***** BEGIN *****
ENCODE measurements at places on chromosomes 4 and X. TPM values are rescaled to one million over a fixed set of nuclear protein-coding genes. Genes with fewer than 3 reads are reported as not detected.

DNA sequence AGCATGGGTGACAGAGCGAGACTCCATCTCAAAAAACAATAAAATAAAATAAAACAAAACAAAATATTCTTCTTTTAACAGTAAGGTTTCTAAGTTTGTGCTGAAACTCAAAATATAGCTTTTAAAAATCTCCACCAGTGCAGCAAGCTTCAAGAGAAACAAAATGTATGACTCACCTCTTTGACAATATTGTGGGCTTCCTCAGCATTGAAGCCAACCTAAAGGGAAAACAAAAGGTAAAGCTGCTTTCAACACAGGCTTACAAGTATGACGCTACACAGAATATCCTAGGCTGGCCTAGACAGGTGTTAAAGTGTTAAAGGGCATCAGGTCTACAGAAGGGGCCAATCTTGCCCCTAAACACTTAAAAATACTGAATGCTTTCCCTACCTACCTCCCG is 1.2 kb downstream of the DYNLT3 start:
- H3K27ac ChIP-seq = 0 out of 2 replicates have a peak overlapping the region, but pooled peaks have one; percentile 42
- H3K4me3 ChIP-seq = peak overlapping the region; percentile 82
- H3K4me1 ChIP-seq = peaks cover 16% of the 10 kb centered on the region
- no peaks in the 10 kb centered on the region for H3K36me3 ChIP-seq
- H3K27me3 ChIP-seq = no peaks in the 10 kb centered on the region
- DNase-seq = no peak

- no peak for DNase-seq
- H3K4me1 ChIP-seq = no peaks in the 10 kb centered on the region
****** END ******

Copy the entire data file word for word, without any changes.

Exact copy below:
ENCODE measurements at places on chromosomes 4 and X. TPM values are rescaled to one million over a fixed set of nuclear protein-coding genes. Genes with fewer than 3 reads are reported as not detected.

DNA sequence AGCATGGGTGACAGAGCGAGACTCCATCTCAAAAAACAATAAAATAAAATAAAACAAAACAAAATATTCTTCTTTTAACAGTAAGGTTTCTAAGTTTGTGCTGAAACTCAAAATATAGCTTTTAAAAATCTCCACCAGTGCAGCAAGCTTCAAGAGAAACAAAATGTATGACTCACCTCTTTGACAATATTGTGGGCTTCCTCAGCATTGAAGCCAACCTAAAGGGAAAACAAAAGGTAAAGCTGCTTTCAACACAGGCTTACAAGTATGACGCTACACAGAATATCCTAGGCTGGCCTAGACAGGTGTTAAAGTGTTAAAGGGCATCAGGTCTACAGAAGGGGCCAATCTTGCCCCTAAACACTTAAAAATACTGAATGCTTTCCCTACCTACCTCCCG is 1.2 kb downstream of the DYNLT3 start:
- H3K27ac ChIP-seq = 0 out of 2 replicates have a peak overlapping the region, but pooled peaks have one; percentile 42
- H3K4me3 ChIP-seq = peak overlapping the region; percentile 82
- H3K4me1 ChIP-seq = peaks cover 16% of the 10 kb centered on the region
- no peaks in the 10 kb centered on the region for H3K36me3 ChIP-seq
- H3K27me3 ChIP-seq = no peaks in the 10 kb centered on the region
- DNase-seq = no peak

- no peak for DNase-seq
- H3K4me1 ChIP-seq = no peaks in the 10 kb centered on the region